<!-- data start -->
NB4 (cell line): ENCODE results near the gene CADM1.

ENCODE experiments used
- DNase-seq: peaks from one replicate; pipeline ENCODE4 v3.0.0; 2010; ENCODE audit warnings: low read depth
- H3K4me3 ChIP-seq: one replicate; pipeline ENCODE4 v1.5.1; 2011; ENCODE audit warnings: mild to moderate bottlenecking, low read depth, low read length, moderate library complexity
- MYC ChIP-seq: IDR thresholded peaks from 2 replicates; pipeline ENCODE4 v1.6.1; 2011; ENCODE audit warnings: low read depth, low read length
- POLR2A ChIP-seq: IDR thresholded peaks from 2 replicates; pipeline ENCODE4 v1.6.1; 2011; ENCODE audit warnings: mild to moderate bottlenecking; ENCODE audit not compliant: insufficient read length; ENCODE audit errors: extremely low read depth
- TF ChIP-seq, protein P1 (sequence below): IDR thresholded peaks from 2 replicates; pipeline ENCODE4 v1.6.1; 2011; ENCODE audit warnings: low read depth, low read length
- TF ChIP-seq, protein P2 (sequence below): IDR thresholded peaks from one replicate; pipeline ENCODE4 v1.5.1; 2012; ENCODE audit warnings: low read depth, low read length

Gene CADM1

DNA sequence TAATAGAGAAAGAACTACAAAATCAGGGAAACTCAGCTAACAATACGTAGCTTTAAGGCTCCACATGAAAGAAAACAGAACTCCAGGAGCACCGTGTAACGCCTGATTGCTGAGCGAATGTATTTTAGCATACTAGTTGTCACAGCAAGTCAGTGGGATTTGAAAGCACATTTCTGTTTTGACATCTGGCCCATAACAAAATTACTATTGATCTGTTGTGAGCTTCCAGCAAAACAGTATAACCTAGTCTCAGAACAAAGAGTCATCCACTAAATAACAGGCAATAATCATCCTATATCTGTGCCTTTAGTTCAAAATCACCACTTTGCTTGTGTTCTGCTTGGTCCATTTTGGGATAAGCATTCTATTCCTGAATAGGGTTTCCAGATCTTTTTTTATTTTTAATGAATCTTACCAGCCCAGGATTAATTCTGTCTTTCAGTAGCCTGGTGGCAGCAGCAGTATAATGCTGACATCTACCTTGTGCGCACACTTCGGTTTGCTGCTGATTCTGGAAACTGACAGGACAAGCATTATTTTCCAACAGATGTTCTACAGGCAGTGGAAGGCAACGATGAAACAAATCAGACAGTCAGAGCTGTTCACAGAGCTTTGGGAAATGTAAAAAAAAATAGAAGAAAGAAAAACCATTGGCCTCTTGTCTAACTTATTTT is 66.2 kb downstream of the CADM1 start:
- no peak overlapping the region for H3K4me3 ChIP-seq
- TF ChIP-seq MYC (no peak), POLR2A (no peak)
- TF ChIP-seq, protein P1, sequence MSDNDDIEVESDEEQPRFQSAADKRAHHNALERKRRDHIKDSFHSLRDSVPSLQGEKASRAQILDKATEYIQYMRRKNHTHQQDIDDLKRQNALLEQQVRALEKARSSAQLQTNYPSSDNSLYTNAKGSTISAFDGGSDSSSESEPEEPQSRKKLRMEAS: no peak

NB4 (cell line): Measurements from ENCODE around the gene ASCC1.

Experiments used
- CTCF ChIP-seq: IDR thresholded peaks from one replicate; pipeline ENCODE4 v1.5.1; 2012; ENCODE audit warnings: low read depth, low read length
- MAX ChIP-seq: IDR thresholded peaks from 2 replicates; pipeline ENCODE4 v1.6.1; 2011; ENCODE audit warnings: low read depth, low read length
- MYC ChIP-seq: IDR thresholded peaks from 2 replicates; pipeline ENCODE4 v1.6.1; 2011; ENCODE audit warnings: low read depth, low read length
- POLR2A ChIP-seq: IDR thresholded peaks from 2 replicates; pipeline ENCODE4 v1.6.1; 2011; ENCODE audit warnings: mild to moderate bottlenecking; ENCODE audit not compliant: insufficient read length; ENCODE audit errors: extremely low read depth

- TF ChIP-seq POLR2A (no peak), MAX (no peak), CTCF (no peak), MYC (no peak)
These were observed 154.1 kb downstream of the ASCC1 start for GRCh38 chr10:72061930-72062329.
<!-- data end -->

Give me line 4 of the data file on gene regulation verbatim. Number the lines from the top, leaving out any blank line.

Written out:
- H3K4me3 ChIP-seq: one replicate; pipeline ENCODE4 v1.5.1; 2011; ENCODE audit warnings: mild to moderate bottlenecking, low read depth, low read length, moderate library complexity